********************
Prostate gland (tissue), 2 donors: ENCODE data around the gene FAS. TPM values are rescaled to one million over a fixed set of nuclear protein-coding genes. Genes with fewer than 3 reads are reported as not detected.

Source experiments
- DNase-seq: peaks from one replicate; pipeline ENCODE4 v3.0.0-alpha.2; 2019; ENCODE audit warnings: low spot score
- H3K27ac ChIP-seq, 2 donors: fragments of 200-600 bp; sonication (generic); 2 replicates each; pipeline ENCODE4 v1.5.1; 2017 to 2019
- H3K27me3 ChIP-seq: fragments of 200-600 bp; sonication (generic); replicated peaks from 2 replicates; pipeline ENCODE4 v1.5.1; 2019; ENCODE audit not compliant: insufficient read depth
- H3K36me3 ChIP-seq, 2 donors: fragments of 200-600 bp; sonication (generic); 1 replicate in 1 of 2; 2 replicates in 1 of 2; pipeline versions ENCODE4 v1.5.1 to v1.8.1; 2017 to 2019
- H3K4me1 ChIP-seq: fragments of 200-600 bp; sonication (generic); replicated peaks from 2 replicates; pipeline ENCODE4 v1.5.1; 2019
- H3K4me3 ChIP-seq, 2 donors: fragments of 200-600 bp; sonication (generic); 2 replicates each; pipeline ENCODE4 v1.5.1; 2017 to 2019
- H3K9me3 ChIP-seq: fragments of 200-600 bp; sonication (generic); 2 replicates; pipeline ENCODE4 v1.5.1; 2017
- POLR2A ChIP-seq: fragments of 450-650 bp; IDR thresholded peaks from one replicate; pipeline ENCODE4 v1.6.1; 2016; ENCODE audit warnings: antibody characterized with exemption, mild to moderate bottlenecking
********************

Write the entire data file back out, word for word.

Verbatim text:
Prostate gland (tissue), 2 donors: ENCODE data around the gene FAS. TPM values are rescaled to one million over a fixed set of nuclear protein-coding genes. Genes with fewer than 3 reads are reported as not detected.

Source experiments
- DNase-seq: peaks from one replicate; pipeline ENCODE4 v3.0.0-alpha.2; 2019; ENCODE audit warnings: low spot score
- H3K27ac ChIP-seq, 2 donors: fragments of 200-600 bp; sonication (generic); 2 replicates each; pipeline ENCODE4 v1.5.1; 2017 to 2019
- H3K27me3 ChIP-seq: fragments of 200-600 bp; sonication (generic); replicated peaks from 2 replicates; pipeline ENCODE4 v1.5.1; 2019; ENCODE audit not compliant: insufficient read depth
- H3K36me3 ChIP-seq, 2 donors: fragments of 200-600 bp; sonication (generic); 1 replicate in 1 of 2; 2 replicates in 1 of 2; pipeline versions ENCODE4 v1.5.1 to v1.8.1; 2017 to 2019
- H3K4me1 ChIP-seq: fragments of 200-600 bp; sonication (generic); replicated peaks from 2 replicates; pipeline ENCODE4 v1.5.1; 2019
- H3K4me3 ChIP-seq, 2 donors: fragments of 200-600 bp; sonication (generic); 2 replicates each; pipeline ENCODE4 v1.5.1; 2017 to 2019
- H3K9me3 ChIP-seq: fragments of 200-600 bp; sonication (generic); 2 replicates; pipeline ENCODE4 v1.5.1; 2017
- POLR2A ChIP-seq: fragments of 450-650 bp; IDR thresholded peaks from one replicate; pipeline ENCODE4 v1.6.1; 2016; ENCODE audit warnings: antibody characterized with exemption, mild to moderate bottlenecking